Enforcing Support Orders

Enforcing a Child Support Order

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An overwhelming majority of parents pay their child support as required. However, if you are not paying your child support, penalties can be severe.

Penalties can include:

  • Suspension of driving, hunting, fishing, professional and other license(s)
  • Liens on real estate or personal property
  • Seizure of tax refunds
  • Seizure of bank funds
  • Bad credit rating
  • Passport denial
  • Interception of lottery prizes, lump sum awards, inheritances
  • Legal action

Tax Intercept

If your past-due support is $150 or more, your case will automatically be submitted to the Ohio Department of Taxation (ODT). You may also be submitted to the Internal Revenue Service (IRS).  Once that happens, your tax refunds will be forwarded to the CSEA to satisfy past-due support. You will get a notice stating the amount of money that needs to be taken to satisfy your past-due support.

Passport Denial

If your past-due child support is over $2,500, your case will be submitted to the U.S. State Department. They will refuse to issue a passport to you until the CSEA notifies them that the past-due amount has been paid.

Legal Action

If a person repeatedly fails to meet their child support obligation, the case will be taken to court for contempt.  People can also be found in contempt for:

  • Failure to obey a subpoena or refusal to answer as a witness
  • Failure to submit themselves or the child for genetic testing
  • Failure to comply with the provisions of a child support order

The standard sentence for a first finding of contempt is 30 days in jail. A substantial payment of support can usually avoid jail time. If someone fails to pay for 26 weeks over a two-year period, he/she can be found guilty of criminal non-support.  This felony can result in up to five years in prison, plus fines.

Mistake of Fact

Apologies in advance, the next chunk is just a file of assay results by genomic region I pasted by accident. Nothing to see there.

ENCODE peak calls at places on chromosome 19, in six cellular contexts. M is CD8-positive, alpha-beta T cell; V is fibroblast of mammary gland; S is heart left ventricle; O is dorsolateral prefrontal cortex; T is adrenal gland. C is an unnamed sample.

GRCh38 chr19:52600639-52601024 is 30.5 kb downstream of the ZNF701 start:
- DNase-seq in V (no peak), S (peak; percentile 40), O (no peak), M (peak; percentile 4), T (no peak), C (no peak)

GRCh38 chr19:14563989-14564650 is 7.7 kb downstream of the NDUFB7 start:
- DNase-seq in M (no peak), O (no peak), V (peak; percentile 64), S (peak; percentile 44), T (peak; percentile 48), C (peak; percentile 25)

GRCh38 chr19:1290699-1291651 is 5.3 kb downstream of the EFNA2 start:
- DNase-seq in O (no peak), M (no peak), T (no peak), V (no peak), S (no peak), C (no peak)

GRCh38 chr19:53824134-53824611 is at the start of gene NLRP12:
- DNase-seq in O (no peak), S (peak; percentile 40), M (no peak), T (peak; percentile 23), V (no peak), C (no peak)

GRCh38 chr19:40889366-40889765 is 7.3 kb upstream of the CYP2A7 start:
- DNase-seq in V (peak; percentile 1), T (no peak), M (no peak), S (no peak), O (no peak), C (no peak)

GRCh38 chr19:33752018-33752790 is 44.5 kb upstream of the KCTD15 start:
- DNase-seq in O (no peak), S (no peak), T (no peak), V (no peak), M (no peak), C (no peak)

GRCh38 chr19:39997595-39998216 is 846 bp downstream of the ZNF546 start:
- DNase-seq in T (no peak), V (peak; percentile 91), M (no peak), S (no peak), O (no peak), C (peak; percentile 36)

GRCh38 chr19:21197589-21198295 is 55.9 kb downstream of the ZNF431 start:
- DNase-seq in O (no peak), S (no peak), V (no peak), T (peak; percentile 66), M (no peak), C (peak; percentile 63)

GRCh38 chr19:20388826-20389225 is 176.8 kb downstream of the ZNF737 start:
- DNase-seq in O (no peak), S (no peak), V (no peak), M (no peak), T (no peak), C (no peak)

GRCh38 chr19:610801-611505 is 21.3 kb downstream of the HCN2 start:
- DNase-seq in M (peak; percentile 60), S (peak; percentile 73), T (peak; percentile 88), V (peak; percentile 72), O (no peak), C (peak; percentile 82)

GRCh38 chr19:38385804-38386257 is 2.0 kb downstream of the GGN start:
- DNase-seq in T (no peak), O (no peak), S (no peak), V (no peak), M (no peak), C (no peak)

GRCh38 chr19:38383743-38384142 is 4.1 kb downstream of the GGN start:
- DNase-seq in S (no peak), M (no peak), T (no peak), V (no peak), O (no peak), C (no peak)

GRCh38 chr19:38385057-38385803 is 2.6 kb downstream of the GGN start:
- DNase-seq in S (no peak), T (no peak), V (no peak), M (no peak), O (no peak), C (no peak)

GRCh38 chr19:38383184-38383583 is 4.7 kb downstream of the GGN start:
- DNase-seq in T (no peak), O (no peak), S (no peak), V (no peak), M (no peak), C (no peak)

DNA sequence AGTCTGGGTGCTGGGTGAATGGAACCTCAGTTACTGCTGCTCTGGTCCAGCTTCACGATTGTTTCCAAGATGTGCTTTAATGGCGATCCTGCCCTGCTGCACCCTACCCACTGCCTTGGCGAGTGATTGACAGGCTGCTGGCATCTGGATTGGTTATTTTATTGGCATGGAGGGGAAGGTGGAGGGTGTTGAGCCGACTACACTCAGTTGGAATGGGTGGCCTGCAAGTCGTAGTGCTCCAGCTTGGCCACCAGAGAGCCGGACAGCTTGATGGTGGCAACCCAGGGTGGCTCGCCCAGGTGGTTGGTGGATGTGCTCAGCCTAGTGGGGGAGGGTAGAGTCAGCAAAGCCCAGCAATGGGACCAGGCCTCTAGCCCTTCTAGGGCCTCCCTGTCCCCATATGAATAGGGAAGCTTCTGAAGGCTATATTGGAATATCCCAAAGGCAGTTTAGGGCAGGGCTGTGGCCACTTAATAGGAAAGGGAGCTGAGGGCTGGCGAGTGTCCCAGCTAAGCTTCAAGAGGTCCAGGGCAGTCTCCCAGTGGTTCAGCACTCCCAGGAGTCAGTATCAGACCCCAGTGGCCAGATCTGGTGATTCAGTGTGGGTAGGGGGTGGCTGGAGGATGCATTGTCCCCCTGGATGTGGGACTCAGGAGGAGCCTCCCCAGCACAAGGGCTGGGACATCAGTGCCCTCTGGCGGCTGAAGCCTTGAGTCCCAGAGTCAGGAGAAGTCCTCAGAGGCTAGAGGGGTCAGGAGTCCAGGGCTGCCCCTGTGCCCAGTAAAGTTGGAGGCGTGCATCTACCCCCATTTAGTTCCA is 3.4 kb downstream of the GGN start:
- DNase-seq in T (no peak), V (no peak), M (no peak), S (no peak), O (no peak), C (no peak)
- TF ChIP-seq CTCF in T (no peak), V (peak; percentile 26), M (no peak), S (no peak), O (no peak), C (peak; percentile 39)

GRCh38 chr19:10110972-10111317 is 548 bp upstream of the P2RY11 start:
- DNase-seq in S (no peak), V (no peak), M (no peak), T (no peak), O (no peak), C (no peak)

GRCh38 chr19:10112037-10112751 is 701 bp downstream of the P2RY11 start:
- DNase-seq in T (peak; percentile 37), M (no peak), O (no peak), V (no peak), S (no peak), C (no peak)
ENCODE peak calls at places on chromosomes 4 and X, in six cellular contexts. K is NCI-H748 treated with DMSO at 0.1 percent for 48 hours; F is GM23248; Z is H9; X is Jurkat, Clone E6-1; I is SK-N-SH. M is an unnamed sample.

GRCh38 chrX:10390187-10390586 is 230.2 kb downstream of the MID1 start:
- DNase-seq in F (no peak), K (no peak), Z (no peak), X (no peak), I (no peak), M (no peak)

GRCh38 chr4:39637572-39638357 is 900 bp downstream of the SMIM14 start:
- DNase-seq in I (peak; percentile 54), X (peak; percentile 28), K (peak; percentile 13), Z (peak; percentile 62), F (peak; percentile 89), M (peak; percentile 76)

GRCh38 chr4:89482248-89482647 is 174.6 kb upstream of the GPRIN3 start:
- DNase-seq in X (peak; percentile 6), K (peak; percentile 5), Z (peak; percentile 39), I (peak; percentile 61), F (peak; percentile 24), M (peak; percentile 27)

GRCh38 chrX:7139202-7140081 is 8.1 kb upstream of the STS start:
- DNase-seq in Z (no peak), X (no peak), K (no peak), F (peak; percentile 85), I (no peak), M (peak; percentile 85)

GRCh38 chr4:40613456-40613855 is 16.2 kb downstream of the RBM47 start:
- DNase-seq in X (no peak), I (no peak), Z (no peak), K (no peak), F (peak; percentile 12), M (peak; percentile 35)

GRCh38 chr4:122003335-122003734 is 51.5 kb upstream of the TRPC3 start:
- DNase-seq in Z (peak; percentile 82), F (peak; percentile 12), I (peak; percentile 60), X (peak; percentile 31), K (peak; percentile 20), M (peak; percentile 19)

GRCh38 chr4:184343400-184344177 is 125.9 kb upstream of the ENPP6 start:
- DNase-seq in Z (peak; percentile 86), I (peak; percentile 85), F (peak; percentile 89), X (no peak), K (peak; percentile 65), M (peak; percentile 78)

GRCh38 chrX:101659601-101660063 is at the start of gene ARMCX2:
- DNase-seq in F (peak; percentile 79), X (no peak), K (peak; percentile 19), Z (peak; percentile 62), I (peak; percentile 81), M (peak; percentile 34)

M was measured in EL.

If a person disagrees with the past-due amount stated in a notice from the CSEA, he/she has seven days to request a Mistake of Fact hearing. A hearing officer will review the pay history and other evidence, and they could then decide to reduce the re-payment amount. If the person paying support still disagrees, they can dispute the issue in Juvenile or Domestic Relations court.

If you agree that you are in default, but feel you can’t afford your monthly obligation, you should request a modification rather than a Mistake of Fact hearing. 

hugNeed Assistance?

If you are having problems paying child support, please contact the CSEA as soon as possible.  Our staff can offer solutions based on your situation.  This may involve linking you with resources such as legal assistance, our Fatherhood Program or options for managing past-due support.

Criteria for License Suspension

The CSEA can notify the Ohio Bureau of Motor Vehicles (BMV) or Department of Natural Resources to suspend a license. First, though, the person ordered to pay support must have failed to pay at least 50 percent of their support obligation for a period of 90 consecutive days. Tax intercept payments do not count toward the 50 percent requirement.

If the case qualifies, the CSEA will send a notice of its intent to suspend to the person’s last known address. If the person fails to respond, the license can be suspended. The actual suspension of an Ohio driver's license is accomplished through an interface with the BMV.

Once the CSEA specialist "keys in" the suspension, the BMV will:

  • Suspend any license currently held
  • Refuse to renew or issue any driver's license
  • Refuse to reinstate any license until notified by the CSEA
  • Refuse to issue or renew a State of Ohio Identification Card

Criteria for Reinstatement

The CSEA can reinstate a license based on several pieces of proof. They include:

  • Evidence that you are no longer in default
  • Evidence of employment or bank account so a withholding order may be issued
  • Evidence that you are unable to work due to circumstances beyond your control
  • Evidence that you are complying with a Seek Work program as established by a family support program administered or approved by the CSEA

To complete a driver’s license reinstatement, the person must pay a reinstatement fee of $25.  It can be mailed (Ohio Bureau of Motor Vehicles, P.O. Box 16520, Columbus, OH  43216-6520), paid in person at a designated BMV site, paid on the BMV website (www.bmv.ohio.gov) or paid by phone (866-675-2837). 

If you have questions regarding payment of the reinstatement fee, you can contact the BMV at 614-752-7600. Contact the CSEA for more details on reinstatement.

Eliminating Suspension from Your Record

The CSEA may also direct the registrar of motor vehicles to eliminate any reference to a previous license suspension. A person is eligible to have the suspension removed from their record if these two points apply:

  1. CSEA is given a current copy of the Notification/Reinstatement Requirement and the notice does not list any outstanding child support balance
  2. Person also meets one of the following criteria:
    1. Child support order terminated, case paid to a zero balance
    2. Child support obligation has been paid in full for at least 6 months prior to the month in which removal of suspension record is requested
    3. Person provides evidence that a license suspension reference has limited employability and they are now in compliance with their support obligation